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violin neck heel


violins88
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Edit: I should add, this method makes the desired button shape determine the neck heel dimensions, rather than the button being a product of the neck heel dimensions.

Why choose between one or the other, or make it a two-step process when it can be one?

Once the neck is glued in, you can shape and trim the button and the heel at the same time.

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Why choose between one or the other, or make it a two-step process when it can be one?

Once the neck is glued in, you can shape and trim the button and the heel at the same time.

Good point David! ;)   A very 'common sense' approach! B)

 

Oh and what tool would you recommend using for this job??? :huh:

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sawzalltool.jpg

 

Or would you consider this tool to be too underpowered for this job? :wacko::unsure::blink::rolleyes::o:P:D

 

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To get back to John's original question about the shape of the knife used.  I've used a straight 1 inch chisel to do this job for years.  I use this chisel for a lot of things.  I keep it laying on my bench so it's easy to get at.  I often use it in place of knives.  A couple of reasons.  One is it's fast and easy to get razor sharp.  Sense it's a straight edge, I just put it in a chisel/plane iron holder and run the edge back and forth on my stone and it's perfect every time.  The second reason is I just like the way it feels in my hand.  It's kind of short so the cutting edge isn't far from handle.  Easy to control.  I don't know if this is right or wrong, but it ain't wrong for me.

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Why choose between one or the other, or make it a two-step process when it can be one?

Once the neck is glued in, you can shape and trim the button and the heel at the same time.

 

Hi David

 

One point of merit to your method, surely faster.

But unfortunately I got into the habit of recording the weight and tap tones of the free neck, I can't go back.... <_<

I will stay on the slower but "safer" side of my system.......

 

Davide

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Incidentally, Roy seems to finish the heel first, but Courtnall/Johnson don't. So there are obviously different ways to shear sheep. I don't believe either of these books give reasons for their approach.

If it can be pinned down, how much time can be saved, all things being equal? I'm happy to try it if I can save time without ineptly plowing my rasp into a rib.

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Different stokes for different folks, but why not plot your desired button shape on the button (of all things :o ), and make a continuous cut into the heel?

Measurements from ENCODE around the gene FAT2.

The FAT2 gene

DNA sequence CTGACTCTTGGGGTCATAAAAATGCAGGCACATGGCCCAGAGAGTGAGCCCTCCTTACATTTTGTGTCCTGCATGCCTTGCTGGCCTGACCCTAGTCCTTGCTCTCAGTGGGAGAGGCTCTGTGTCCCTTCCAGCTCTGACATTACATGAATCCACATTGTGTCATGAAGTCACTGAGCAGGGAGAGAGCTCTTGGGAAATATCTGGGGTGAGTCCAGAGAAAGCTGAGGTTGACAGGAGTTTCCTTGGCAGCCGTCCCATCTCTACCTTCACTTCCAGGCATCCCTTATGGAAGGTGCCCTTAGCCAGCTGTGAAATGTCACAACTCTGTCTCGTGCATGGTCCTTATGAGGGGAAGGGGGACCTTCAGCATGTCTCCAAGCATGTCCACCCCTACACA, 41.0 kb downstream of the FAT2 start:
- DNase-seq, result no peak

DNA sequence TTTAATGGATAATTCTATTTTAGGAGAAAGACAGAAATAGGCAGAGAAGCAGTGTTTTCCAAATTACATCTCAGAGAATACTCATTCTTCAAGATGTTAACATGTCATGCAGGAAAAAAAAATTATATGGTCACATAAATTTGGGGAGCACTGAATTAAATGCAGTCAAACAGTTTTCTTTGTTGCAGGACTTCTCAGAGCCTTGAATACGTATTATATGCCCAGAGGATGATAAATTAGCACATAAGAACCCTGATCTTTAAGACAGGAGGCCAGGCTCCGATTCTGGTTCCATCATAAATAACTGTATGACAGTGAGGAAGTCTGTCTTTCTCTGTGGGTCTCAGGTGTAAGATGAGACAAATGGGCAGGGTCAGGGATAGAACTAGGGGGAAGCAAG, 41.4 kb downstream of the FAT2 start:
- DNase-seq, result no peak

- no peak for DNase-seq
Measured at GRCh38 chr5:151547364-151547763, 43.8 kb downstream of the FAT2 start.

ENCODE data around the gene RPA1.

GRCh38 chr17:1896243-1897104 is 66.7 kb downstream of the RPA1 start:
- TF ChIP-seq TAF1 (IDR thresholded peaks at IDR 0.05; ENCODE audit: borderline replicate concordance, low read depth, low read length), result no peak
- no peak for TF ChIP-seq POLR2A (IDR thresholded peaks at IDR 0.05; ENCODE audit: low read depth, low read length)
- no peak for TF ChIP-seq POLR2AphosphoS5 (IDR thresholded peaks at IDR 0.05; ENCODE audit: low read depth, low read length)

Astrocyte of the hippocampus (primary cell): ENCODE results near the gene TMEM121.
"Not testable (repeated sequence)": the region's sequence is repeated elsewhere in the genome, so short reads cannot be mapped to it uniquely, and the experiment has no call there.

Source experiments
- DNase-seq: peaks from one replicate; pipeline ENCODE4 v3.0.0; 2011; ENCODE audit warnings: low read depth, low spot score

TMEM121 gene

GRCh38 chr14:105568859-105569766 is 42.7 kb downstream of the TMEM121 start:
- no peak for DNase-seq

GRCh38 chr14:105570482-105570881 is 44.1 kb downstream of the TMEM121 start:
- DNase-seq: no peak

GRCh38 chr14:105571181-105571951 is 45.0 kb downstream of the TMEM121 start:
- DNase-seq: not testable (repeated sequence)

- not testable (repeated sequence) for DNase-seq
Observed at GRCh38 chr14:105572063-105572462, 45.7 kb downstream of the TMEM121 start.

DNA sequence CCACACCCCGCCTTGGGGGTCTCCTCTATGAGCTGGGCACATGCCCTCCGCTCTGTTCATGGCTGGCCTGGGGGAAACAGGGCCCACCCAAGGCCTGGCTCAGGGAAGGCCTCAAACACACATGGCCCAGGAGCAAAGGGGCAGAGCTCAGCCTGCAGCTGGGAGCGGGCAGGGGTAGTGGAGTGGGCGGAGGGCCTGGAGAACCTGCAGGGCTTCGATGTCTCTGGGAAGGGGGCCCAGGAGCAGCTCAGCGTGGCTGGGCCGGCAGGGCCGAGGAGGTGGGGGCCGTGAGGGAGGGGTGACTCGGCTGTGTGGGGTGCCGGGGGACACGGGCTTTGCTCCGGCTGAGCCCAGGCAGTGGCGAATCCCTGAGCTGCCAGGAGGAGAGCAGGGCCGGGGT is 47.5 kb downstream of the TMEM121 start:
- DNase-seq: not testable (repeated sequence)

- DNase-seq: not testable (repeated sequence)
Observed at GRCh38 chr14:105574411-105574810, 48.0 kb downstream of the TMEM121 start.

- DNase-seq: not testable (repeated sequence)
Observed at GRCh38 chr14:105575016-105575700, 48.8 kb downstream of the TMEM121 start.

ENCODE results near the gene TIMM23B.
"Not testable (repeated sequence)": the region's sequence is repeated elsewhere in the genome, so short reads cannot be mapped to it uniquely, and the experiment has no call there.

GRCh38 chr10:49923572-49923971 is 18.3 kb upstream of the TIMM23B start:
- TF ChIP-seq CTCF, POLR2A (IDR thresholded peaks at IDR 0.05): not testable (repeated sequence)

That's working under the assumption the base of the heel where it meets the button was pre-cut to exactly the right width to match the desired button width. The way I see it, the two wind up being the closest of friends, so planning them out has to be done together.

 

Edit:After giving this some thought, I overlooked the fact that most people here are assembling the neck onto a finished, closed box  in the conventional manner.  Because I assemble the back as the final step, this explains why some pre-planning of the heel width and button shape is required.

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When I get up in the morning, I always put my underpants on first, then my trousers on afterwards. I suppose it's a free country, and none of my business should you prefer to do things the other way around

 

Seems to work for Superman.  But wait, isn't he the arch enemy of Lex Luthier? 

(Sorry, couldn't resist.)

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I put the neck in with the heel square, and the neck roughed down with two big chamfers. Then I draw on the button, mark the sides of the heel, and holding the fiddle in my fingerboard holder, saw out the heel shape with my coping saw. I trim the heel with a long slim knife that I often use for f holes.

 

I like the glueing surface on the heel to be long and oversized, because that way I can adjust the final fit to the button more easily with my block plane. Also, any glue that will have soaked in to the endgrain will be cut away, and won't leave a stain.

 

I bring my cello necks much closer to the finish before I put them in.

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Had you said something along the lines of, "That's how I leaned, so that's what I'm comfortable with", I would have understood that much better.

 

Sorry for my bad english.

I meant that I learned with a method like yours at the school, I worked a few year in that way, than I changed my approach and now I feel good (more confortable) with my new method.

Of course not invented by me, just adapted the technique of the restorers, or at least I think I did this (I am not a restorer......) :rolleyes:

 

Davide

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